panacea

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pan·a·ce·a

 (păn′ə-sē′ə)
n.
A remedy for all diseases, evils, or difficulties; a cure-all.

[Latin panacēa, from Greek panakeia, from panakēs, all-healing : pan-, pan- + akos, cure.]

pan′a·ce′an adj.
American Heritage® Dictionary of the English Language, Fifth Edition. Copyright © 2016 by Houghton Mifflin Harcourt Publishing Company. Published by Houghton Mifflin Harcourt Publishing Company. All rights reserved.

panacea

(ˌpænəˈsɪə)
n
a remedy for all diseases or ills
[C16: via Latin from Greek panakeia healing everything, from pan all + akēs remedy]
ˌpanaˈcean adj
Collins English Dictionary – Complete and Unabridged, 12th Edition 2014 © HarperCollins Publishers 1991, 1994, 1998, 2000, 2003, 2006, 2007, 2009, 2011, 2014

pan•a•ce•a

(ˌpæn əˈsi ə)

n., pl. -ce•as.
1. a remedy for all ills; cure-all.
2. a solution for all difficulties.
[1540–50; < Latin < Greek panákeia=panake-, s. of panakḗs all-healing]
pan`a•ce′an, adj.
Random House Kernerman Webster's College Dictionary, © 2010 K Dictionaries Ltd. Copyright 2005, 1997, 1991 by Random House, Inc. All rights reserved.

panacea

a cure-all or universal remedy; an elixir. — panacean, adj.
See also: Remedies
-Ologies & -Isms. Copyright 2008 The Gale Group, Inc. All rights reserved.
ThesaurusAntonymsRelated WordsSynonymsLegend:
Noun1.Panacea - (Greek mythology) the goddess of healing; daughter of Aesculapius and sister of Hygeia
2.panacea - hypothetical remedy for all ills or diseases; once sought by the alchemists
curative, cure, therapeutic, remedy - a medicine or therapy that cures disease or relieve pain
elixir - a substance believed to cure all ills
Based on WordNet 3.0, Farlex clipart collection. © 2003-2012 Princeton University, Farlex Inc.

panacea

noun cure-all, elixir, nostrum, heal-all, sovereign remedy, universal cure Western aid will not be a panacea for the country's problems.
Collins Thesaurus of the English Language – Complete and Unabridged 2nd Edition. 2002 © HarperCollins Publishers 1995, 2002

panacea

noun
Something believed to cure all human disorders:
The American Heritage® Roget's Thesaurus. Copyright © 2013, 2014 by Houghton Mifflin Harcourt Publishing Company. Published by Houghton Mifflin Harcourt Publishing Company. All rights reserved.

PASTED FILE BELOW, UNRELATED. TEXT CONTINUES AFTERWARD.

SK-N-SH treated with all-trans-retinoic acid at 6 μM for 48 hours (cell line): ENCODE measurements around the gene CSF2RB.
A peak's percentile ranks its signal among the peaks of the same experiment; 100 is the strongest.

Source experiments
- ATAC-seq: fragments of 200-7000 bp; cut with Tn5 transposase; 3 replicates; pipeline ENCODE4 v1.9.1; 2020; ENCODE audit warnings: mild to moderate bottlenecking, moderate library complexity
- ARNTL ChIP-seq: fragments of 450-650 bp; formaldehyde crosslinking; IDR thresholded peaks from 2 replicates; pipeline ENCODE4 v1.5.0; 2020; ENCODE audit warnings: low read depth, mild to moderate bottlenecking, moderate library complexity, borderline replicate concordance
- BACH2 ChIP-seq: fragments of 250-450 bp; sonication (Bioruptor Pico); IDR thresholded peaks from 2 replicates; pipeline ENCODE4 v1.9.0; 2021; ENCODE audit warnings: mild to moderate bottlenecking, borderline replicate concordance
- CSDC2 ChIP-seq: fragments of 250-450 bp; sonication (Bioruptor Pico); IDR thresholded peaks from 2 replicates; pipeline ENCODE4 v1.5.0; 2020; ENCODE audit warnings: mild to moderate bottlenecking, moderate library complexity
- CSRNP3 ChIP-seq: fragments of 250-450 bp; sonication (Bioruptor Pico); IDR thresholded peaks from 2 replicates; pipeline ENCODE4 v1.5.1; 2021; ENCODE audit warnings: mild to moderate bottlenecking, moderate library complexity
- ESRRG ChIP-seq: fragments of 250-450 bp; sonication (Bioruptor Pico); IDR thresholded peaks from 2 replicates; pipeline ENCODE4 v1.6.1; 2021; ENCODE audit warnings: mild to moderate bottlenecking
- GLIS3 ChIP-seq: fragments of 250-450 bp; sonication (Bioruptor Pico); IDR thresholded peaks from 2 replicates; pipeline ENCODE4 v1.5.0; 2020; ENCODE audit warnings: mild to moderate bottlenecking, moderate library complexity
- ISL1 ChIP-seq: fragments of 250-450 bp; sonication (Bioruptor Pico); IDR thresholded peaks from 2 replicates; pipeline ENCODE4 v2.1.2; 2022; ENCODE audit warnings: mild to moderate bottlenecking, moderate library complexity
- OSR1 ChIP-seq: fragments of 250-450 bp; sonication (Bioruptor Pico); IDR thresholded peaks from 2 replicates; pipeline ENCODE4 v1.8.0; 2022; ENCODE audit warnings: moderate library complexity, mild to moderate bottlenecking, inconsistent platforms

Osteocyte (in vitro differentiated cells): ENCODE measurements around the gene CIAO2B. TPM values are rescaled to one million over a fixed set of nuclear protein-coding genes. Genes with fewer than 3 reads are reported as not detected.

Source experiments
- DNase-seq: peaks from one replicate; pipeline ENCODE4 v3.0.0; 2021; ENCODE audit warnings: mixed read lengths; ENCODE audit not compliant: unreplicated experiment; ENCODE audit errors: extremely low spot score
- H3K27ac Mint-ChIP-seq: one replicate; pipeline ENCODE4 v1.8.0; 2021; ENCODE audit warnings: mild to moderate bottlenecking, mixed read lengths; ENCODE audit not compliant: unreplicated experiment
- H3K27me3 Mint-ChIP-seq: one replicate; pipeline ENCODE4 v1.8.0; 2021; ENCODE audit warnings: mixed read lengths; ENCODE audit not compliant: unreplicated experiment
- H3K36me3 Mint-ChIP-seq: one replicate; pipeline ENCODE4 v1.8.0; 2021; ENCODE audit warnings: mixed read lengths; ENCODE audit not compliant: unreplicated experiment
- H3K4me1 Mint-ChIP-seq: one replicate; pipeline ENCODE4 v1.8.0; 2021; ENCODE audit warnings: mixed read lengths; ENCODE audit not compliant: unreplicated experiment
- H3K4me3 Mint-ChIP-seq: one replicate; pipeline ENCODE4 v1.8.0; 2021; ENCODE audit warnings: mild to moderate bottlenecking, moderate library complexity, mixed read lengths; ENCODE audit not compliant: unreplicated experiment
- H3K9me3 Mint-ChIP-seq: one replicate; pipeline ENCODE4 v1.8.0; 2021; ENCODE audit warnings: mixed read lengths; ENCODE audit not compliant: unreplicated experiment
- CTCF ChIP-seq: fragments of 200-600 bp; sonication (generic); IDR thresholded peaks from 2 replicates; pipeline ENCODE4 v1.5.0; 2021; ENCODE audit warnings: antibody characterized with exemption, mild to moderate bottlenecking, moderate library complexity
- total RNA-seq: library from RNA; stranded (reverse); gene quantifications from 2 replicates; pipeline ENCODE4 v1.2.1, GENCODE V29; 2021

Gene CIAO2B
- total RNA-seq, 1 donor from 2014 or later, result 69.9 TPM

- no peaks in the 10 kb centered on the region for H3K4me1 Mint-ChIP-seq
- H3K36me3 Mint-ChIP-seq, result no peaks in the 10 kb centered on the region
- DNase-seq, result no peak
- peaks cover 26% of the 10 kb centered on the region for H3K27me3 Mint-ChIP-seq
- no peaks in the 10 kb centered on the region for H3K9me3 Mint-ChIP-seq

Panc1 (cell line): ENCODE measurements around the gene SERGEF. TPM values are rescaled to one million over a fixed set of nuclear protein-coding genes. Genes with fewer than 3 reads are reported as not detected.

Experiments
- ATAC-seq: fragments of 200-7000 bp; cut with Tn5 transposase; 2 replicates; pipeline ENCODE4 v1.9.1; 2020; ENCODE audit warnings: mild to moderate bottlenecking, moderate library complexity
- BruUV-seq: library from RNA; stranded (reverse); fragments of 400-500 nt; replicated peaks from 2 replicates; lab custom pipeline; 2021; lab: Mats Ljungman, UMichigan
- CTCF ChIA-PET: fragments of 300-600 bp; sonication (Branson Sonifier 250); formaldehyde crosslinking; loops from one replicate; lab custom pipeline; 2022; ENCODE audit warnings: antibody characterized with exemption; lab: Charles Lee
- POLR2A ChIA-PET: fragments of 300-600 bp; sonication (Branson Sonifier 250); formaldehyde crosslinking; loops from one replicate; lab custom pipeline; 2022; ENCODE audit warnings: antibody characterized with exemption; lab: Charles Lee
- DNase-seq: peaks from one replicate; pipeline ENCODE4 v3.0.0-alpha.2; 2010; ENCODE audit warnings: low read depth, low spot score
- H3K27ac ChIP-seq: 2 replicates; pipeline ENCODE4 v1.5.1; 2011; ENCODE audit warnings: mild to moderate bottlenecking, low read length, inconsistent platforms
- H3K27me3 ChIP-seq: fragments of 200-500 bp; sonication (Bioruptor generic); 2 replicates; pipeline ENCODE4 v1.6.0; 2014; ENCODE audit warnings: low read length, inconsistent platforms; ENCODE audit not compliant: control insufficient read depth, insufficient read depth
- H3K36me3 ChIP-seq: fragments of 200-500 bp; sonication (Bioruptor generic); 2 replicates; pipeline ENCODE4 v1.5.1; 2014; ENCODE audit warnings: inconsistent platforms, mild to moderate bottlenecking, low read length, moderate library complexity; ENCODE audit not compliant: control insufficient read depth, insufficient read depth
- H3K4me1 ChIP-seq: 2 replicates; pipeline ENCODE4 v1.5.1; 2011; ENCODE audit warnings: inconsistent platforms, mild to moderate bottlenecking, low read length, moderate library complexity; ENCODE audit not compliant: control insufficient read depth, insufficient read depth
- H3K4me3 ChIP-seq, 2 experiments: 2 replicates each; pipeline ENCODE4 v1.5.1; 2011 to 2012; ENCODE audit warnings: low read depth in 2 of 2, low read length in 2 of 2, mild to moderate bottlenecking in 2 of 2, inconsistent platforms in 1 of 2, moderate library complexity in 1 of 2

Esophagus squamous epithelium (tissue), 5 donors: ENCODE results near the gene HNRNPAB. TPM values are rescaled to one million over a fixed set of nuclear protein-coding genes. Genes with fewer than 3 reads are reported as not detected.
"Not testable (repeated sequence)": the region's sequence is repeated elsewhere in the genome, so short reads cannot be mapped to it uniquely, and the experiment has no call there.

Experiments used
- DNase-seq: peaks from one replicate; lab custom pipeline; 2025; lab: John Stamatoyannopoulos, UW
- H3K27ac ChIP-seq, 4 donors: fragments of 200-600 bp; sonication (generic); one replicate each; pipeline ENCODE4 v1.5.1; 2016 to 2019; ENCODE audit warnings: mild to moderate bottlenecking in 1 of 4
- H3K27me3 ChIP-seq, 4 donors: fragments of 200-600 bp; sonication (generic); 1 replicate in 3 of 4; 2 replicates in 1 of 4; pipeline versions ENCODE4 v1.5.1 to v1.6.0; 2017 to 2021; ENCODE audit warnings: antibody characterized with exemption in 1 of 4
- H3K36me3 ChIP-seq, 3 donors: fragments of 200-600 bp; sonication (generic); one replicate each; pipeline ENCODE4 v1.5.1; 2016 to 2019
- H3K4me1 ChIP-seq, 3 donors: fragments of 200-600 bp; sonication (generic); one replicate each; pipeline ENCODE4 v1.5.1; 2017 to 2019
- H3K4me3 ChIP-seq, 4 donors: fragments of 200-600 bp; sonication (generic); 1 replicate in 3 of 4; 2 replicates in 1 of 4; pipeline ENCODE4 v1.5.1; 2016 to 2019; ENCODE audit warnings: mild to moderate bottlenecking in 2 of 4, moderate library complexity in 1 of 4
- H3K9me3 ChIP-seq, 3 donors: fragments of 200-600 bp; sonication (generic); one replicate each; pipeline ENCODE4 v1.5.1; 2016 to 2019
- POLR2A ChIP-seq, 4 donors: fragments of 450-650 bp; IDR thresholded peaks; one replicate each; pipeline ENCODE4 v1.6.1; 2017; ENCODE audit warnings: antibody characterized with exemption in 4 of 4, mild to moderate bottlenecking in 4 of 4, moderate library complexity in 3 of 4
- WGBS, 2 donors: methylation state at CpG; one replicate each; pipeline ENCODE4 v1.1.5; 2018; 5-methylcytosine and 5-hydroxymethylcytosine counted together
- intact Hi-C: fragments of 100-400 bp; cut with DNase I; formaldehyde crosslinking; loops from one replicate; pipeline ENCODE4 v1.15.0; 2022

Translations

panacea

[ˌpænəˈsɪə] Npanacea f
Collins Spanish Dictionary - Complete and Unabridged 8th Edition 2005 © William Collins Sons & Co. Ltd. 1971, 1988 © HarperCollins Publishers 1992, 1993, 1996, 1997, 2000, 2003, 2005

panacea

[ˌpænəˈsiːə] n (= cure-all) → panacée f
a panacea for sth → une panacée pour qch
Collins English/French Electronic Resource. © HarperCollins Publishers 2005

panacea

nAllheilmittel nt; there’s no universal panacea for …es gibt kein Allheilmittel für …
Collins German Dictionary – Complete and Unabridged 7th Edition 2005. © William Collins Sons & Co. Ltd. 1980 © HarperCollins Publishers 1991, 1997, 1999, 2004, 2005, 2007

panacea

[pænəˈsɪə] npanacea
Collins Italian Dictionary 1st Edition © HarperCollins Publishers 1995

pan·a·ce·a

n. panacea, remedio para todas las enfermedades.
English-Spanish Medical Dictionary © Farlex 2012
References in classic literature ?
Here the glib politician crying his legislative panaceas, and here the peripatetic Cheap-Jack holding aloft his quack cures for human ills.
The good woman no sooner felt the gold within her palm, than her temper began (such is the efficacy of that panacea) to be mollified.
His panacea was somewhat in the nature of an anti-climax, but at least it had the merits of simplicity and of common sense.
Poor Hannah was the first to recover, and with unconscious wisdom she set all the rest a good example, for with her, work was panacea for most afflictions.